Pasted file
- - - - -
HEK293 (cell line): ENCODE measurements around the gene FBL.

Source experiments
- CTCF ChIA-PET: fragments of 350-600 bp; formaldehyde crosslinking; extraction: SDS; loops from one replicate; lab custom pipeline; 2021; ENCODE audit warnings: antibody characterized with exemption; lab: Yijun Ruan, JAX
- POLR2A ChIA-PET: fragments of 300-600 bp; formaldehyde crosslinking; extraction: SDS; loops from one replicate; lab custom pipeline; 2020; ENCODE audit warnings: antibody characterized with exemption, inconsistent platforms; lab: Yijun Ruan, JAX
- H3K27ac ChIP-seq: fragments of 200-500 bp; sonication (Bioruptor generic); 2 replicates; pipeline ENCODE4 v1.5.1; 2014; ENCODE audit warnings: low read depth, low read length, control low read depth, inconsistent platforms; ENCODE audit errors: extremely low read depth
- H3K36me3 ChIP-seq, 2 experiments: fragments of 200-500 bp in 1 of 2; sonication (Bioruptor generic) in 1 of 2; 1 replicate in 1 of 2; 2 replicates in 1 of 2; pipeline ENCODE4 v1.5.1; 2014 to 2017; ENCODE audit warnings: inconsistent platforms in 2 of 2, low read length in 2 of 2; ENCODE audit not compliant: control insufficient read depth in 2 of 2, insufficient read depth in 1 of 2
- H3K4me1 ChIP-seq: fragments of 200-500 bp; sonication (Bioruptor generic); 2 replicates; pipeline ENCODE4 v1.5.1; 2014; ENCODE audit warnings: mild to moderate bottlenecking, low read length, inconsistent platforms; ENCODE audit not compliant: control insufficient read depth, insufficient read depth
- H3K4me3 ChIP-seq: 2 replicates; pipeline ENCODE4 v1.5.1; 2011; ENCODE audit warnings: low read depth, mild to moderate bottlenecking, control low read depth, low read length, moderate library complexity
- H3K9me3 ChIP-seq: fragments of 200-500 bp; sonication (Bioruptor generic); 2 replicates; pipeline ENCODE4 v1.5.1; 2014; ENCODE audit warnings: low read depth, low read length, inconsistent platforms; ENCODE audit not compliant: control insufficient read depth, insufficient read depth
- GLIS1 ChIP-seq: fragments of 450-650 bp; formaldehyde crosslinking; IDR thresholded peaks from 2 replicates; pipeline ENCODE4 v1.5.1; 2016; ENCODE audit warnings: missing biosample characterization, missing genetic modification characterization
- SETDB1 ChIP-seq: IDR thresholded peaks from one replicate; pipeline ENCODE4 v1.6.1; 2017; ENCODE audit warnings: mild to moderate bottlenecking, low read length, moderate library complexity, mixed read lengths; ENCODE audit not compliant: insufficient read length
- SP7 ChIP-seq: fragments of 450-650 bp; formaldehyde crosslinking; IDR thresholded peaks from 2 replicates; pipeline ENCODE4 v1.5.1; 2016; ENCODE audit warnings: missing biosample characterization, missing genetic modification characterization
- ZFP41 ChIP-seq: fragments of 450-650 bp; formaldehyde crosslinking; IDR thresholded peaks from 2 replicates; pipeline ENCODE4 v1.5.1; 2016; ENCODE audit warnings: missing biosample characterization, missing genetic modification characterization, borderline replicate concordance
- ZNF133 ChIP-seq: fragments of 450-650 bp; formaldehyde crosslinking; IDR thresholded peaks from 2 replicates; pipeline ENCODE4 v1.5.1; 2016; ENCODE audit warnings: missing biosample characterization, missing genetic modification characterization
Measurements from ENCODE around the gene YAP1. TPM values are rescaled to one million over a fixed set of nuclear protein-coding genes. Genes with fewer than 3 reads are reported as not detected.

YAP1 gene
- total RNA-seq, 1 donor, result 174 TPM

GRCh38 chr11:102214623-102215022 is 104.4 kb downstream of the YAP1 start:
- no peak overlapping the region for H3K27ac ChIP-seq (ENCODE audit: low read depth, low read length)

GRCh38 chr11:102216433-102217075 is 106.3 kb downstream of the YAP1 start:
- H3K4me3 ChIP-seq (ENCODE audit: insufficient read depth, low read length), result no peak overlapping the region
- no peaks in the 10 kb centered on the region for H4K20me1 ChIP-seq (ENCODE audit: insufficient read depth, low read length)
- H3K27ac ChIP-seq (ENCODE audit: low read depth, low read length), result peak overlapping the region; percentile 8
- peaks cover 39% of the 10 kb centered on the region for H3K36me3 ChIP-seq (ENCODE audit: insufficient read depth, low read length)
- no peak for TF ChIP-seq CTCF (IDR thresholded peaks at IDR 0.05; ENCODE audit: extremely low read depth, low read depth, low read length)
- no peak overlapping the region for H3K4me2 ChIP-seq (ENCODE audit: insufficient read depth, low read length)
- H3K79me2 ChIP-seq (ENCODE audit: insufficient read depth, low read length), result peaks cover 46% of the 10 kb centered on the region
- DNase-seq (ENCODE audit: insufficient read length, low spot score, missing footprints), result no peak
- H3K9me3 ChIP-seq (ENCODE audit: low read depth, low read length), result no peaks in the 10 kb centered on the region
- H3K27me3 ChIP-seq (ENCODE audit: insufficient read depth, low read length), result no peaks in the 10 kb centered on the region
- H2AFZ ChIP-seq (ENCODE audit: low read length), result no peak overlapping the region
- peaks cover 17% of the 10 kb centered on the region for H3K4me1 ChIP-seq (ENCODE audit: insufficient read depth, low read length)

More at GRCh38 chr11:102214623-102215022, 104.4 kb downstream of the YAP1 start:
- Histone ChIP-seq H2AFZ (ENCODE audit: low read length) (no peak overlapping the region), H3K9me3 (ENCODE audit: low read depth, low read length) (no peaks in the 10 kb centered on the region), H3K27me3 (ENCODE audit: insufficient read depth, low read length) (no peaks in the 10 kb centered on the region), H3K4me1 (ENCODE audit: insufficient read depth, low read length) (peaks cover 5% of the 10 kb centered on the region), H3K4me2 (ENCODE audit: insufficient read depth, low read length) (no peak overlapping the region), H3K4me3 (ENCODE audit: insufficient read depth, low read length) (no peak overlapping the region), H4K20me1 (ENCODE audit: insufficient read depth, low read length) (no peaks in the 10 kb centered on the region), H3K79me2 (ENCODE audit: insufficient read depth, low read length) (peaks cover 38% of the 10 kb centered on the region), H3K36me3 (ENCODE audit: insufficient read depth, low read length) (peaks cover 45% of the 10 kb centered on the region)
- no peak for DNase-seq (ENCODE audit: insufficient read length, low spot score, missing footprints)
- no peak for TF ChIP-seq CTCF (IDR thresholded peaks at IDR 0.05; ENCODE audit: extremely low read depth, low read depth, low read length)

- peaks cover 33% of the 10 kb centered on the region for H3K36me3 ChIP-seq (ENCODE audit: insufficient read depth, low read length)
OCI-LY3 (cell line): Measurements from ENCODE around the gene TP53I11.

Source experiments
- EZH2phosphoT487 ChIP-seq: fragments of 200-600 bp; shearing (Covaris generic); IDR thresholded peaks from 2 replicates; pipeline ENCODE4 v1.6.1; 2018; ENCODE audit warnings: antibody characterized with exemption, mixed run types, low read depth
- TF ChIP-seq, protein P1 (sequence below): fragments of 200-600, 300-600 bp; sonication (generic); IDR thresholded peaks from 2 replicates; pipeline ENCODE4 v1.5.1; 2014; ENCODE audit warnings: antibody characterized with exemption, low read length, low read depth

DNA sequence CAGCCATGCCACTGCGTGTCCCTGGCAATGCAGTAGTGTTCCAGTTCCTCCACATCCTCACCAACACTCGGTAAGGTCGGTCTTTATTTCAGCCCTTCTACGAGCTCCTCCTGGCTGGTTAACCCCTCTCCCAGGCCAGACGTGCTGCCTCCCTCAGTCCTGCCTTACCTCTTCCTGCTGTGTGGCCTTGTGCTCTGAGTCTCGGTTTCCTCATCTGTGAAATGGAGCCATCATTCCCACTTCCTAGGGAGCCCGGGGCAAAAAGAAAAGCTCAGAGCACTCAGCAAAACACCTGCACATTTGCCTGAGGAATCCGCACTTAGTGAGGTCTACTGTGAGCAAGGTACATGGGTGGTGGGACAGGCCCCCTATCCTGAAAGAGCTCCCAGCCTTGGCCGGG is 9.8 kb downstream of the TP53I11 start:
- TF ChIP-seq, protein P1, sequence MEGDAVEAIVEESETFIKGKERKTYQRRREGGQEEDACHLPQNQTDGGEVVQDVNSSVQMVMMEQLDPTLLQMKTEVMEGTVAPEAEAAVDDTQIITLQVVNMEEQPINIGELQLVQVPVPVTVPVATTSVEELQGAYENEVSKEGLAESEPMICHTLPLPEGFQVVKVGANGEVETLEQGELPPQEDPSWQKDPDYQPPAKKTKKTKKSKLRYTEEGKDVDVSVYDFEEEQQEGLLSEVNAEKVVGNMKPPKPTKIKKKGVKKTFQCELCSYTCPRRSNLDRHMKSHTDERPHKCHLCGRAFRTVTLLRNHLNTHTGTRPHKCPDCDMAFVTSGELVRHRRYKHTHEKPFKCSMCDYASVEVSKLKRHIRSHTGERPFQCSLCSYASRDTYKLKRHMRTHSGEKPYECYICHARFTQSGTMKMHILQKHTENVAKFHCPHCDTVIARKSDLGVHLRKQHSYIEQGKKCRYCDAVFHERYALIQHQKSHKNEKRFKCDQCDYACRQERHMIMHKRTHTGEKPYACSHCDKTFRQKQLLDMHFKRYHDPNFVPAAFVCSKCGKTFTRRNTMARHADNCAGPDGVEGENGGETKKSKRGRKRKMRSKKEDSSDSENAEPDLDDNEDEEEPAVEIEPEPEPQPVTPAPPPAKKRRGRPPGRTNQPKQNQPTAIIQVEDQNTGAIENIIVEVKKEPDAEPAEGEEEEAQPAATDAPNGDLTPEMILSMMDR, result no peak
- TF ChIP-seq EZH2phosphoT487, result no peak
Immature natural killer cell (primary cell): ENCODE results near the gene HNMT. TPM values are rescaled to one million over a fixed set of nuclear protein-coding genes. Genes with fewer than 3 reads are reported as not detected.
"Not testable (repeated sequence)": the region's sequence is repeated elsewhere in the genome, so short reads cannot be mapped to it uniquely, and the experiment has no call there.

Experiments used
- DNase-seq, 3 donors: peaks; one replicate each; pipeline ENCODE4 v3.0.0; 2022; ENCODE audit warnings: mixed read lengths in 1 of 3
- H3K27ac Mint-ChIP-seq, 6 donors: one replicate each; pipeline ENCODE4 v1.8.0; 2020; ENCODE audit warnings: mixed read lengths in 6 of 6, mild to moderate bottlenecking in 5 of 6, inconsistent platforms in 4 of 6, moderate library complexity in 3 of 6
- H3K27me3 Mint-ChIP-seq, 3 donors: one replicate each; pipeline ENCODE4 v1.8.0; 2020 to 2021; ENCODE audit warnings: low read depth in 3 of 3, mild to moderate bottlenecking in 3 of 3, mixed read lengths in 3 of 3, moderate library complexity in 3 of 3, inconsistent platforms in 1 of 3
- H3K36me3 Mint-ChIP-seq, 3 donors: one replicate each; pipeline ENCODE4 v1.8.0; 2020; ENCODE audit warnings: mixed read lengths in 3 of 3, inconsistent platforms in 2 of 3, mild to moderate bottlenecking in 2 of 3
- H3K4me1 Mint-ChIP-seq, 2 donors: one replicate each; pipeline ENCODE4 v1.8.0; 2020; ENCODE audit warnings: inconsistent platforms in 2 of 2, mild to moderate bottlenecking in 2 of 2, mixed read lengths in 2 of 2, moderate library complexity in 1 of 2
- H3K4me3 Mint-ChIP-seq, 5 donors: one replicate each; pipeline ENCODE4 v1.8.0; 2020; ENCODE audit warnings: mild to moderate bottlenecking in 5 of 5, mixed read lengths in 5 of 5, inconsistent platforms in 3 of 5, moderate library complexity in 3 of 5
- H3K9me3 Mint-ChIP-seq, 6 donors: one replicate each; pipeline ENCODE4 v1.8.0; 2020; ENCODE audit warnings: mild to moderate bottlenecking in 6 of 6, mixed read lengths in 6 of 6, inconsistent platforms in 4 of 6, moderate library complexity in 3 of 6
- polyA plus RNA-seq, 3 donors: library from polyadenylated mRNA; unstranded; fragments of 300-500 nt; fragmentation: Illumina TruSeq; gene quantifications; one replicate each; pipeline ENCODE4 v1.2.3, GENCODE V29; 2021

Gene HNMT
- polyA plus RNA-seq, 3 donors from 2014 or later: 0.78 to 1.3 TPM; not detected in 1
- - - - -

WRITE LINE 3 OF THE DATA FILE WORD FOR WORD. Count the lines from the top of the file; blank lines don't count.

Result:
- CTCF ChIA-PET: fragments of 350-600 bp; formaldehyde crosslinking; extraction: SDS; loops from one replicate; lab custom pipeline; 2021; ENCODE audit warnings: antibody characterized with exemption; lab: Yijun Ruan, JAX